Wednesday, 1 September 2021

Trying to sculpt a dinosaur (Sauropelta)

This blog and the Furaha project are about speculative biology, so there is no reason to talk about dinosaurs. Then again, you could argue that there are so many unknowns in palaeontology that it is to a large extent a speculative discipline. 

Anyway, I decided to sculpt a dinosaur with polymer clay. Why polymer clay? It is perfectly possible to sculpt digitally, with more detail, and cleaner too. I do so habitually to help me decide on shapes and perspective. And if I would want a physical object, I can order a 3D print. But physical sculpting has its own rewards, and sometimes I would like to have a nice statuette of a rusp or another Furahan animal. 

Why a dinosaur and not a rusp? In the distant past I had used 'Fimo' and 'Das' to sculpt animals, but I was never satisfied with the ease of use or the level of detail. Still, I kept an eye on what people did with Sculpey and similar materials. There are people on YouTube, such as 'Kayakasaurus', who make very nice dinosaurs in polymer clay. I thought that my first attempt would probably not be very good, so I chose something I did not care about that much, which may sound strange. But anyway, that is why I chose a dinosaur. Perhaps foolishly, I chose a material that looked interesting but for which there were not many didactic video's: Cosclay. That is a polymer clay that after baking was supposed to stay flexible, allowing very thin parts without risk of breaking. The video shows that this was indeed the case.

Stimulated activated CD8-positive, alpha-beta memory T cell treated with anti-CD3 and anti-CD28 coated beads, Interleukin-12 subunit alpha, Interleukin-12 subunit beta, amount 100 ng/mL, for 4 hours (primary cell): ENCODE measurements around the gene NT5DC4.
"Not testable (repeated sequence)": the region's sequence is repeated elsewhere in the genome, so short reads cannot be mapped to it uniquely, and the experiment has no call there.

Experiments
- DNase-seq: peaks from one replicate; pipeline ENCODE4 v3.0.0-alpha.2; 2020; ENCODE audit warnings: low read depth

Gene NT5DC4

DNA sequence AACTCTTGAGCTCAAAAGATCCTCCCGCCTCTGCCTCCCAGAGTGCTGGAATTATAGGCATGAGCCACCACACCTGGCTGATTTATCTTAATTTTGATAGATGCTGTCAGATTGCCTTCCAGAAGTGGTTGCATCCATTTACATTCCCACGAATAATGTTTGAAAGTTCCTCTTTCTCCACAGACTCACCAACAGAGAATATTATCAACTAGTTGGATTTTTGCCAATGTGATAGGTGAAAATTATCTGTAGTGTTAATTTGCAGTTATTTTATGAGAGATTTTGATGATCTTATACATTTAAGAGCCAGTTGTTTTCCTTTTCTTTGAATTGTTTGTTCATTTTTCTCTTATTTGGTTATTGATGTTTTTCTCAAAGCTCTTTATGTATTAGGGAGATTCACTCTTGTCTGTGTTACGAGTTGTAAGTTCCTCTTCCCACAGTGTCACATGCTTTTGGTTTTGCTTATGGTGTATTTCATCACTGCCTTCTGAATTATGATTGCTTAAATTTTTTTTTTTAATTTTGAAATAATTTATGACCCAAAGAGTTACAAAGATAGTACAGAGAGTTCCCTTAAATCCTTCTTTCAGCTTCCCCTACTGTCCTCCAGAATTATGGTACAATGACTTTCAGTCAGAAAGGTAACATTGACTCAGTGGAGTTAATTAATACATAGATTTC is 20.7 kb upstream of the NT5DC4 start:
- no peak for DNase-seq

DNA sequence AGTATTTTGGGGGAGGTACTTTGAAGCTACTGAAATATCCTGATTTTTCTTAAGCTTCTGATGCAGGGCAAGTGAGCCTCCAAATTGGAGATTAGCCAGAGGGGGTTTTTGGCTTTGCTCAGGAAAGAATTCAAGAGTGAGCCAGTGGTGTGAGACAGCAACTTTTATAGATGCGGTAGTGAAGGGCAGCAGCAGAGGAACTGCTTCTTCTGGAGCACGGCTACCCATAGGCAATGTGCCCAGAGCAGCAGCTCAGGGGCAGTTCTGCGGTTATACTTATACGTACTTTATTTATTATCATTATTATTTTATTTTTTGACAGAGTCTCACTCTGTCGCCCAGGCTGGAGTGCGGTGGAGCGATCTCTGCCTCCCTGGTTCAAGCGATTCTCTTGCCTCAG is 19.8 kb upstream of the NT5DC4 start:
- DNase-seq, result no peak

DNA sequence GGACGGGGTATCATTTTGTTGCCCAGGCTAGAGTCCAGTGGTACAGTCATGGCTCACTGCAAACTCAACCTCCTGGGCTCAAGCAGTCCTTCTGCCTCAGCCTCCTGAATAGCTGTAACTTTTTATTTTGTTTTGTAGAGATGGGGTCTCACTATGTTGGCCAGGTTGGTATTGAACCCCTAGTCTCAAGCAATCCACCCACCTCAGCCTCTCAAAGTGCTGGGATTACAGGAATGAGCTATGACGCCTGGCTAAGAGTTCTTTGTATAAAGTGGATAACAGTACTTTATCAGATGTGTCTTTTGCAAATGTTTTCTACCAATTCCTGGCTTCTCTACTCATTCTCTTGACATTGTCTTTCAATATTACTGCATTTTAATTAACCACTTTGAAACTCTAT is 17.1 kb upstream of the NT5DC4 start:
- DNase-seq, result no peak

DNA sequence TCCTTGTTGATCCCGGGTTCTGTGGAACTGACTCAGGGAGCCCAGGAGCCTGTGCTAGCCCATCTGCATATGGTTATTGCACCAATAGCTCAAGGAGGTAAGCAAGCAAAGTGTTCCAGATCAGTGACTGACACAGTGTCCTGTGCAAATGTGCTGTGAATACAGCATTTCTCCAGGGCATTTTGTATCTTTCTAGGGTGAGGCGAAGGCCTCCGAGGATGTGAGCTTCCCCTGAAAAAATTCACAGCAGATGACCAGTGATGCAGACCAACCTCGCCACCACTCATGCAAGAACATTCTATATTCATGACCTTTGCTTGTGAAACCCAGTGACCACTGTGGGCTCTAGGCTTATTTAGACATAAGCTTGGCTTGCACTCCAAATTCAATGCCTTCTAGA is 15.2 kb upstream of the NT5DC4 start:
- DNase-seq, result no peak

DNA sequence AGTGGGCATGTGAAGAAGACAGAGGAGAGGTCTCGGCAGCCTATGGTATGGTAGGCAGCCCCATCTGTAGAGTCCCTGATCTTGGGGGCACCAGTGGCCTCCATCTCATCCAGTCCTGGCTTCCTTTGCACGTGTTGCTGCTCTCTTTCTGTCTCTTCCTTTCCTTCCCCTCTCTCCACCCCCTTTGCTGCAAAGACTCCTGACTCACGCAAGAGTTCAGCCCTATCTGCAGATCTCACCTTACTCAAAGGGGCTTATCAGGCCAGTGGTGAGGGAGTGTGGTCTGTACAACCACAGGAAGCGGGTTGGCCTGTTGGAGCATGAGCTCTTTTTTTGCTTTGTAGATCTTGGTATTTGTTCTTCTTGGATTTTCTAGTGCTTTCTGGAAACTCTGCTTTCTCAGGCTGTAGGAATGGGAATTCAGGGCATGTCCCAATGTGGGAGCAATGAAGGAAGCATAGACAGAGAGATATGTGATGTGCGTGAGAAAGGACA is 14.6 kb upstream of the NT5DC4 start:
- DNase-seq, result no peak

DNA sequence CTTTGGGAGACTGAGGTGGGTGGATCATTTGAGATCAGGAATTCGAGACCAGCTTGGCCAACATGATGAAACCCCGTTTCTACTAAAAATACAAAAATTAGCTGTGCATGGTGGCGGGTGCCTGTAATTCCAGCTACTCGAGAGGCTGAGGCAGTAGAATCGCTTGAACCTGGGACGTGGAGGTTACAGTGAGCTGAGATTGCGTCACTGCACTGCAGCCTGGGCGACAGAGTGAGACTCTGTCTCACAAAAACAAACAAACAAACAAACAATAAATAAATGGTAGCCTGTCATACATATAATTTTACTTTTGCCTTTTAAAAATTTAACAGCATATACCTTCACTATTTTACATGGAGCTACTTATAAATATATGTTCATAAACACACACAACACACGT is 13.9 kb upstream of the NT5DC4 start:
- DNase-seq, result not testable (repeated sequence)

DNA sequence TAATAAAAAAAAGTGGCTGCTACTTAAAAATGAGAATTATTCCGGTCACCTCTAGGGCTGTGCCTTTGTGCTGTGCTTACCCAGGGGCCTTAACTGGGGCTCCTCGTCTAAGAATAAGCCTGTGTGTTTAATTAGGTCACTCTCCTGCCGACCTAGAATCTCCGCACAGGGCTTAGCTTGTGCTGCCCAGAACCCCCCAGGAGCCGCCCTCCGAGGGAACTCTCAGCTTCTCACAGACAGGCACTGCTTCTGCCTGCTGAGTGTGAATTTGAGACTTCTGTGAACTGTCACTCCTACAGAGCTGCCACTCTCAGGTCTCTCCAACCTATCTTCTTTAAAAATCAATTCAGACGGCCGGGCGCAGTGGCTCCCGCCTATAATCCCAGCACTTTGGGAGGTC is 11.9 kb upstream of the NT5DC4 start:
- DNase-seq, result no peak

The video above shows the result of that experiment. I have also uploaded a version with better resolution to YouTube. 

I will leave it to you whether the attempt was successful or not. Among the things I learned was that I need to have much better control over details, and that means I need a working environment with better light and preferably a magnifying glass. 

The working method was copied from YouTube videos. I started with a nice skeletal drawing by Gregory Paul, from his excellent book 'The Princeton Field Guide on Dinosaurs'. In spite of the title, it is not a Field Guide; how many field guides preferentially show animal skeletons? 

Click to enlarge; copyright Gregory S. Paul

Here is a drawing of a Sauropelta skeleton from that book. I used the trick of printing a scanned image on the desired size, so I would end up with a roughly 1:16 scale model: the model is about 25 cm, half of which is tail. 


Click to enlarge; Carpenter K. Can J Earth Sci 1984; 21: 1491-1498

I also had a quick look at some published papers on Sauropelta. Above you see drawings from a formal 1984 paper. Compare the posture and the length of the spikes to the drawing by Paul. The fossils may not have changed much, but the reconstructions certainly do. What I like about the 1984 paper is the emphasis on how close the left and right feet are to one another. I tried to do that in the model, but probably still used too large a distance.